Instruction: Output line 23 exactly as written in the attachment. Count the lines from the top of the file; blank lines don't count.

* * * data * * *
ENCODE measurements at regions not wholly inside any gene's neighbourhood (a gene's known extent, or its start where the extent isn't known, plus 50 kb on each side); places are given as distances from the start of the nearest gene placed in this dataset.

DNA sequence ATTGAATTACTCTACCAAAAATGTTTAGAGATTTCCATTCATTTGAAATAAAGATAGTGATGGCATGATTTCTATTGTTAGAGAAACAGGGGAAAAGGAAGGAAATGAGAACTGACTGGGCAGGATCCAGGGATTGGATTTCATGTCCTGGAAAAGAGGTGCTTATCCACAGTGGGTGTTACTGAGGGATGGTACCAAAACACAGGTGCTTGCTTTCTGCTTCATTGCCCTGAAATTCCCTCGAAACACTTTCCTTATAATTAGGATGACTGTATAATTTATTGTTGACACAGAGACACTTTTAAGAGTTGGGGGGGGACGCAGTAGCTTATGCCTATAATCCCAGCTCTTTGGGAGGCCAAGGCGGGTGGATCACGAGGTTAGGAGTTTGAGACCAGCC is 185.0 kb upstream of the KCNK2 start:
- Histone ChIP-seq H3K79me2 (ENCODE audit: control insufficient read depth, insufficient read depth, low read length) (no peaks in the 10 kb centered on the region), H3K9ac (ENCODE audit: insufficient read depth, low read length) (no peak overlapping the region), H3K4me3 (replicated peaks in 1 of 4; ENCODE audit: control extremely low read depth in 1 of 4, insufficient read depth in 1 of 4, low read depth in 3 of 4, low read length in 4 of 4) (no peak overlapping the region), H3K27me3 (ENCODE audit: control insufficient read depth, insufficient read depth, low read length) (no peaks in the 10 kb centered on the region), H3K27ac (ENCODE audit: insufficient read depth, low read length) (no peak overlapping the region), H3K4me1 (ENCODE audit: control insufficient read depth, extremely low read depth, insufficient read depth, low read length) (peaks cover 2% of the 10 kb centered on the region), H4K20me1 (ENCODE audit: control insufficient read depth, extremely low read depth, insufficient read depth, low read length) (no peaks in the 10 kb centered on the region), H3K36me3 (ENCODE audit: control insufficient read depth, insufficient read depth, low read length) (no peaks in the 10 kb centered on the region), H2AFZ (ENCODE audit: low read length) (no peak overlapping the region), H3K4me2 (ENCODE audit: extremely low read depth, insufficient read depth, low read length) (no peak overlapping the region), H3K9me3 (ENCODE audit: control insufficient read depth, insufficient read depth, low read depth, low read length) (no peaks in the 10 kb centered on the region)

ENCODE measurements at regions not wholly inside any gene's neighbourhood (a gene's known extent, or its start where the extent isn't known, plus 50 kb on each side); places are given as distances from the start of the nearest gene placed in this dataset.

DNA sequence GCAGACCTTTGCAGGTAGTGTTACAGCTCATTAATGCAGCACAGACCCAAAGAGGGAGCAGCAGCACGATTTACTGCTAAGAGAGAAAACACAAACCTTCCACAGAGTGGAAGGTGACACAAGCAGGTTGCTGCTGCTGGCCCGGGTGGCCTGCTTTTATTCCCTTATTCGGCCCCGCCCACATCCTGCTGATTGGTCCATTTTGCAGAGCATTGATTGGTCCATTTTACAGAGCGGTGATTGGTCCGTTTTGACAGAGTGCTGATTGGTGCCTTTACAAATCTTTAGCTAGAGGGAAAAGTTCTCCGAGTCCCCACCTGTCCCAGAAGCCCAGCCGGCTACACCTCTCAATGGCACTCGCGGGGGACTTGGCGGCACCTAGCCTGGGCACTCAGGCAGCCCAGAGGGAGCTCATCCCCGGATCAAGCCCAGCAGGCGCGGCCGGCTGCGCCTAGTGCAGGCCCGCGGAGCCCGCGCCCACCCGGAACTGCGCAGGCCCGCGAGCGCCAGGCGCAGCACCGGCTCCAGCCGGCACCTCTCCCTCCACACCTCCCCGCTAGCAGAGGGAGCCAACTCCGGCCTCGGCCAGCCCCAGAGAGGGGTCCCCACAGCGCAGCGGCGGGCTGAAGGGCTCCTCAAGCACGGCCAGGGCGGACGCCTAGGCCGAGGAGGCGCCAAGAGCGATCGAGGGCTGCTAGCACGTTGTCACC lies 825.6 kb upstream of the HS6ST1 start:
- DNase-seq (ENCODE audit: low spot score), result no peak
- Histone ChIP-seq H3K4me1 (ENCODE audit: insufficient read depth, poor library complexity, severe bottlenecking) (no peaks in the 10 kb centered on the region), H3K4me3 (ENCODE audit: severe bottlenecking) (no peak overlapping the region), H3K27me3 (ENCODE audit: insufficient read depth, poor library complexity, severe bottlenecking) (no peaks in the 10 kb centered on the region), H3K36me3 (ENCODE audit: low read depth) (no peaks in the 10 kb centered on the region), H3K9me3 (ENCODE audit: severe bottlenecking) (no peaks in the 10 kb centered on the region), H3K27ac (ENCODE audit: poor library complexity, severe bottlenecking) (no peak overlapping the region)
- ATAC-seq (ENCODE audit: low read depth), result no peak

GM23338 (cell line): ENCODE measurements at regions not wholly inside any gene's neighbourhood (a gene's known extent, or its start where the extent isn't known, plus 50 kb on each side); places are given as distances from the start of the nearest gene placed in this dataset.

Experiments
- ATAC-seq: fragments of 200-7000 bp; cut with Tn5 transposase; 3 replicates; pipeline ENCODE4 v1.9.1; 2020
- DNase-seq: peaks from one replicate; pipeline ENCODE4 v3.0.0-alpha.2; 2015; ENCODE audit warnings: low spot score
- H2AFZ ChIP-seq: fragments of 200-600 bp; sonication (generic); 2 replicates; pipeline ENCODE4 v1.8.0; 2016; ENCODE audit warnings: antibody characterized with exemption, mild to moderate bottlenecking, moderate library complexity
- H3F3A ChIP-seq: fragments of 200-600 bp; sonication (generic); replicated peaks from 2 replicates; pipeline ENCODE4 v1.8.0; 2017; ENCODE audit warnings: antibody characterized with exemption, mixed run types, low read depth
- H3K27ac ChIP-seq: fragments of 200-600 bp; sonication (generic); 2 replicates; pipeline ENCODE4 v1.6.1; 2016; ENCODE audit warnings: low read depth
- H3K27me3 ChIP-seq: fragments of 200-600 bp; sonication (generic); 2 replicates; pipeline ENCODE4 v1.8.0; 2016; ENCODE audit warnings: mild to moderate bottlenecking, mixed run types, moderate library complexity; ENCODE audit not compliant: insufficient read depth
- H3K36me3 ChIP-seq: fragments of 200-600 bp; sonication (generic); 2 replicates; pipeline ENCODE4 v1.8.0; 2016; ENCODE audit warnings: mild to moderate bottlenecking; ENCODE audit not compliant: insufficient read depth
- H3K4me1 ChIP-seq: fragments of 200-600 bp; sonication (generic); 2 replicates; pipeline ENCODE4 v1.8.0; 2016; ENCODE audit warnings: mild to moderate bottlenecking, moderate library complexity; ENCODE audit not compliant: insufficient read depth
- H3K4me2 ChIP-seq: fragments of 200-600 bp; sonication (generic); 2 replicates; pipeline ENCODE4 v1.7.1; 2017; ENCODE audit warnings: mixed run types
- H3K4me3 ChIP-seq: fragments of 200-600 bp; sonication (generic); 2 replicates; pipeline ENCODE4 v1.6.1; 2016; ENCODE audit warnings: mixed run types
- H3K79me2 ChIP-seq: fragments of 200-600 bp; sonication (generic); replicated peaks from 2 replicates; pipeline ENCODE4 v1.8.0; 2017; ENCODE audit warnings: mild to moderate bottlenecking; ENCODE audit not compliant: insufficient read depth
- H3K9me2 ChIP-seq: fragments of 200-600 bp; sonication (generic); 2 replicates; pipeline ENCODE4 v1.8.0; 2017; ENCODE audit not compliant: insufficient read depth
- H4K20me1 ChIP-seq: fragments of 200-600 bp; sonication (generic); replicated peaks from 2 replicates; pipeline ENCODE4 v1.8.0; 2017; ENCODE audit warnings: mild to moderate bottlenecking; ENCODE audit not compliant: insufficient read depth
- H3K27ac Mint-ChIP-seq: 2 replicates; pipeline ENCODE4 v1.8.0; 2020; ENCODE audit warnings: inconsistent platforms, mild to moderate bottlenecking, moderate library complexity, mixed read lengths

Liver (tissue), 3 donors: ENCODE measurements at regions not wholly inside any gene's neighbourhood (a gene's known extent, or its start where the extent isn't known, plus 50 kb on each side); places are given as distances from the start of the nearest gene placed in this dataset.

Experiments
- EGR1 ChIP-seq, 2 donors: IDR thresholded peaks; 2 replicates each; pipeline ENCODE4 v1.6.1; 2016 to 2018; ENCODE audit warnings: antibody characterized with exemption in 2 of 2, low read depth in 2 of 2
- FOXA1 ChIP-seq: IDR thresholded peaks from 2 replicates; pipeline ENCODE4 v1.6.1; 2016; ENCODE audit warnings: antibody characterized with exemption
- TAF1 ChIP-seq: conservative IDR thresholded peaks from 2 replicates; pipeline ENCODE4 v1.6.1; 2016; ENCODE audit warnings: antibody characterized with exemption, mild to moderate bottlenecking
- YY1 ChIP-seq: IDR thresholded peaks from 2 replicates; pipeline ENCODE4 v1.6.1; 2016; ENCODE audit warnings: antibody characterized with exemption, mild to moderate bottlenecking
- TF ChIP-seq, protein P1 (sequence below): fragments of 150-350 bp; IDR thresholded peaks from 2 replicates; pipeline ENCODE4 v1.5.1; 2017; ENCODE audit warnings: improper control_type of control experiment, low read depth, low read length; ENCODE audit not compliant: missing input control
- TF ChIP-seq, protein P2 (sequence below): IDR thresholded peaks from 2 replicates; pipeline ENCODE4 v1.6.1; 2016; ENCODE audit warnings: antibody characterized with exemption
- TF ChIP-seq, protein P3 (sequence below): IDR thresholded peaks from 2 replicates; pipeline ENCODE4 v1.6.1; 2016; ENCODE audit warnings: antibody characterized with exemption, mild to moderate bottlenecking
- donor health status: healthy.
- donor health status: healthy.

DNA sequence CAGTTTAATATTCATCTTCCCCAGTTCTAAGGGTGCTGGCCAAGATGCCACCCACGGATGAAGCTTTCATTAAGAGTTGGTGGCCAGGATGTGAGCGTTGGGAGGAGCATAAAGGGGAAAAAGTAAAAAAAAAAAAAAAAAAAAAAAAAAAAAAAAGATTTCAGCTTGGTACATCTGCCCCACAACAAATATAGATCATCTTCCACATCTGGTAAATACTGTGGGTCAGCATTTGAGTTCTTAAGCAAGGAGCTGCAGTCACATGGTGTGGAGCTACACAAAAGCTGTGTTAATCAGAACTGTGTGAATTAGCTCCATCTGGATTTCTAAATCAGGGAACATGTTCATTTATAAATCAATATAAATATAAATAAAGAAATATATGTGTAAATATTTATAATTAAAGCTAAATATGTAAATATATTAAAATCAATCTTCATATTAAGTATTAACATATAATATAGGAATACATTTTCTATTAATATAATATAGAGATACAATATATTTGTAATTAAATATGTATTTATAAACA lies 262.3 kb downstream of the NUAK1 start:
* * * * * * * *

- H4K20me1 ChIP-seq: fragments of 200-600 bp; sonication (generic); replicated peaks from 2 replicates; pipeline ENCODE4 v1.8.0; 2017; ENCODE audit warnings: mild to moderate bottlenecking; ENCODE audit not compliant: insufficient read depth